Written by  May 10, 2015 - 341 Views

Reflections by Mehret Okubay

I've spent weeks now pondering about Hana. I've spent weeks pondering about how a 15 Year old was raped by five people while on her way home. How that could have been me or one of my 13 closest friends on campus with whom I spend most of my days or one of my family members. 

This inner thought was about many things it was about how people treated the incident, how we reacted how I should react. I though what does #JusticeforHana mean? Would I be asking a court to be emotional and take unprescribed action against the accused? what would be the end goal with this cry for justice??? At first I thought "Are these people asking for a court to give Hana Justice??" Which would of course be wrong a court room could arrest and kill at the very most. No action would justify what Hana went through they would never feel that feeling of terror, that feeling of being over powered by 5 men, that feeling of being violated or trapped, that feeling of losing something that you hold so dear- something you attach to your purity. Do these people actually think a court could make that happen. But no, they were asking for our community to never let it happen again. Their saying don't forget Hana so we won't have to remember to remember another innocent girl. 


Issue of justice 


 I hate to ask a court not to give bale to the arrested where it might be duly legal or a police man to take illegal measures of investigation. I wanna make it cleare that I don't want the death penalty or life imprisonment where that is not proscribed, I want this case to be treated as justly as possible to both the public and the arrested. I want a court with a system to deal with these situations. An institution that can teach the consequences of losing  values, the consequence of not teaching values. 


How about us ?


More so, than justice in the legal sense. I want us all to look at ourselves, I want us to test ourselves. When is the last time we stood up against a man "Melkefing" a women on the street ? Even a single time when we didn't tell a little boy he shouldn't cry because he was a "Man"? When was the last time we met our friends girlfriend or wife and the first thing we asked wasn't whether she was pretty or not ? Or our friends future husband and the first question we asked was whether he could provide for her ? When did we ever teach values other than the one widely practiced ? The fact is these criminals came from us, they didn't just rape- they were tolerated when they sexually harassed women, they were thought that they were strong and women weren't, they we thought that women were objects. They are an extreme version of the values we practice everyday. The way they think, how they see the world- it all came from us. 


But now we want them to be punished, we want them to be killed, to suffer because they have taken something from us. They have taken Hana and with her went our sense of security. With her, something has changed because it reflects us - humans - so extremely. So we want them dead, imprisond. But I think we should all remember that not only what they did but the way we treat them define us- what great philosopher was it that said, a society should be judged by the way it treats its criminals? Our community and institution is afraid and filled with insecurity- we can test ourselves yet again to see if we can rise above the fear and bare the betrial enough to be fair.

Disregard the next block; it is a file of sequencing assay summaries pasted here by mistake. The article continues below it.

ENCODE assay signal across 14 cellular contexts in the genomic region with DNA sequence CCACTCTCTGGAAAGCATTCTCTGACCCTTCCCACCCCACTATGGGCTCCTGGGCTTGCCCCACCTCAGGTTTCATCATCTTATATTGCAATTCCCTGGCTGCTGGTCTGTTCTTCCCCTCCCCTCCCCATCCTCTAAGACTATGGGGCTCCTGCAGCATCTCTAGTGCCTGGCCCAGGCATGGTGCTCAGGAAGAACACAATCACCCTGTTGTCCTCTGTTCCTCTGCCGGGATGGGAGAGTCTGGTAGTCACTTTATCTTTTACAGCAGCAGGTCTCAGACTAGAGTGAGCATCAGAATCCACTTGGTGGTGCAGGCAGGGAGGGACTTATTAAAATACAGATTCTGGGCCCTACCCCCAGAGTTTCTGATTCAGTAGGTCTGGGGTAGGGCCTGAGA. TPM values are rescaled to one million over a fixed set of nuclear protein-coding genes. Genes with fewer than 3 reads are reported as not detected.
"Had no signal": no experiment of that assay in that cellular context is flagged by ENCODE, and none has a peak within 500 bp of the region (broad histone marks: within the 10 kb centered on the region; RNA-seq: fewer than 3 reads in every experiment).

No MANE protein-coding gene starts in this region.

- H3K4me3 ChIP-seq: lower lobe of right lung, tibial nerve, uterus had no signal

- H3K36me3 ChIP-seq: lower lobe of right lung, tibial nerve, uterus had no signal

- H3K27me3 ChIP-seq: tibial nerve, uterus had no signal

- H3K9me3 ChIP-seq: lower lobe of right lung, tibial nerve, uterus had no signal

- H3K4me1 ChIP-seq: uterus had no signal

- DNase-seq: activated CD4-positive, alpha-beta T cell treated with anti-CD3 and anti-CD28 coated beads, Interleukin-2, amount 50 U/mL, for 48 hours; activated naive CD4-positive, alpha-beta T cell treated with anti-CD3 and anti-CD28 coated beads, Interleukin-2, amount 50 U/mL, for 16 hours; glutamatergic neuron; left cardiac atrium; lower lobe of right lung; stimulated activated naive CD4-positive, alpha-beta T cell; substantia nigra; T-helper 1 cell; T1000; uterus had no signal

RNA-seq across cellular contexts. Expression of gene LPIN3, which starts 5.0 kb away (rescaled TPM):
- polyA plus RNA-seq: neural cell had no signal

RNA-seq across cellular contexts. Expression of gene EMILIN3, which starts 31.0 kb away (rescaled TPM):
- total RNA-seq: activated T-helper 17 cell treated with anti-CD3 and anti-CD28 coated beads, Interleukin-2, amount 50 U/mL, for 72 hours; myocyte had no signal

Millions have judged- how will the law ?


Weeks have gone by now and discussion with friends and family are still the same. We want the accused to be killed, we want to teach others contemplating this in simple language, in a universal language that there will be grave consequences. We also want to prove we're not one of them, we are better than them and prosecuting them harshly proves that, right ? But as a law student it's much harder to judge. We hate the cruelty just as much as the next person but any form of activism should never be aimed at any legal matter being handled by the court system because we are lawyers and we don't make conclusions without deep knowledge and understanding of a situation- or at least we're not suppose too. But some later say "You have to stop thinking like a lawyer and start thinking like a human being" to that I must answer that the two are in no manner conflicting, I am an educated human being in the long struggle of our race against ignorance, I am not crippled but empowered, my learning in law school makes me a better human, it gives me a place in the world, a perspective and a position from which I can contribute to my fellow man. I oppose what happened to Hana for much of the reason I am a lawyer, when humanity is educated and empowered, when we grow as thinkers as observers of nature and the Universe, when we are Better beings - I am also better. I want to be proud of my race and community the time I lived in, the civilization we created, I want history and any being outside of ours to see the Mark Zugurbrg's and Bill Gates of our time and compare them to that of Aristotil and Plato, I want to live in a golden age and community not in a dark age of thought and cruelty. The existence of rapists, racists and unfair judgement is a bad reflection of our time and community. It reduces us. We will contribute less; we will be less because we lived in a time that was less.


We should all stand against violence because it reduces our existence.    


















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